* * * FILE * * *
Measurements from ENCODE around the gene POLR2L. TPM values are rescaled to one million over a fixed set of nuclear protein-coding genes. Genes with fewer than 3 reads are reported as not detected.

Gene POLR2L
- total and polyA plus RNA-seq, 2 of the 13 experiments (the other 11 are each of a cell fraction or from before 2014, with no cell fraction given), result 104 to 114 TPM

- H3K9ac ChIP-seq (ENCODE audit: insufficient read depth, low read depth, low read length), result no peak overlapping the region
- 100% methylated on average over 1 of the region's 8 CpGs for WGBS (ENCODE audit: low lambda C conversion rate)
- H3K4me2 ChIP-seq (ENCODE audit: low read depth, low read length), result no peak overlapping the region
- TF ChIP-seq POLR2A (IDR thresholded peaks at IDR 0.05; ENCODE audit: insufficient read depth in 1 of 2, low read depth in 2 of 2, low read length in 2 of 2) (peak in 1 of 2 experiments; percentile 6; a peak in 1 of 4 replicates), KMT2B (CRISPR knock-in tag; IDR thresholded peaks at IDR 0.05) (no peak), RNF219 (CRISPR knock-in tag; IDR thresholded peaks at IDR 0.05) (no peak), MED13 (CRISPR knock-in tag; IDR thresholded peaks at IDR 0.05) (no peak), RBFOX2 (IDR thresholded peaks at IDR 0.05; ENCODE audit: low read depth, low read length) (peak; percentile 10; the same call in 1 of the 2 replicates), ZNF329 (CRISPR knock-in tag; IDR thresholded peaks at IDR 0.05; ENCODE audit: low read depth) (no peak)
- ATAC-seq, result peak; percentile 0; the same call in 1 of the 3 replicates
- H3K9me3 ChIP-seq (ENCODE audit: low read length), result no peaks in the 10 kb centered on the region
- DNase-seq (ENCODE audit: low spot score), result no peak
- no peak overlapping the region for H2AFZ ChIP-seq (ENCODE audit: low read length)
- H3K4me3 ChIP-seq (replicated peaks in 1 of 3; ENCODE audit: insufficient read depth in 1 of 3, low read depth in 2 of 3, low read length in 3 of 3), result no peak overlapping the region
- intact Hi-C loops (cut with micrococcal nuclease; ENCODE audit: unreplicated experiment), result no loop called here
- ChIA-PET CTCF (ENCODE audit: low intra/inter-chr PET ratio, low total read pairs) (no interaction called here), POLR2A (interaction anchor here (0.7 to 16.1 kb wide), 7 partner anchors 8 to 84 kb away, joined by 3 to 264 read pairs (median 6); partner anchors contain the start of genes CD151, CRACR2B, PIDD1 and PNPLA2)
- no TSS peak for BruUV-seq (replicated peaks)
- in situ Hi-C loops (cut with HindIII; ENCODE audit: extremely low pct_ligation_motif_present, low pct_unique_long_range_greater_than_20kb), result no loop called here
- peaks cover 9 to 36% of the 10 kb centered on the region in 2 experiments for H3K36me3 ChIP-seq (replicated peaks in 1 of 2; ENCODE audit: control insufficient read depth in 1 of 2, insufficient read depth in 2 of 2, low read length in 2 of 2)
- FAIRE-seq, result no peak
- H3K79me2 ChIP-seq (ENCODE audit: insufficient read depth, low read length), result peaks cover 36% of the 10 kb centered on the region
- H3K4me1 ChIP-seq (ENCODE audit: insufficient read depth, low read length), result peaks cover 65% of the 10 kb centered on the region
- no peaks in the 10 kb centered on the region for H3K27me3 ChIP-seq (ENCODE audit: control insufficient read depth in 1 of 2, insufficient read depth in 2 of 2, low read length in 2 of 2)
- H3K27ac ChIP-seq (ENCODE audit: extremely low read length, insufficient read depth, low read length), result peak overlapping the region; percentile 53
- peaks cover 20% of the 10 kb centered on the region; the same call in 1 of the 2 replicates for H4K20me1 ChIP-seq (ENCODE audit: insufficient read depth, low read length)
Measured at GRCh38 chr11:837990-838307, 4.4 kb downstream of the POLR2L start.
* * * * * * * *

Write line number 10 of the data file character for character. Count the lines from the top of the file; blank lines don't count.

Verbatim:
- DNase-seq (ENCODE audit: low spot score), result no peak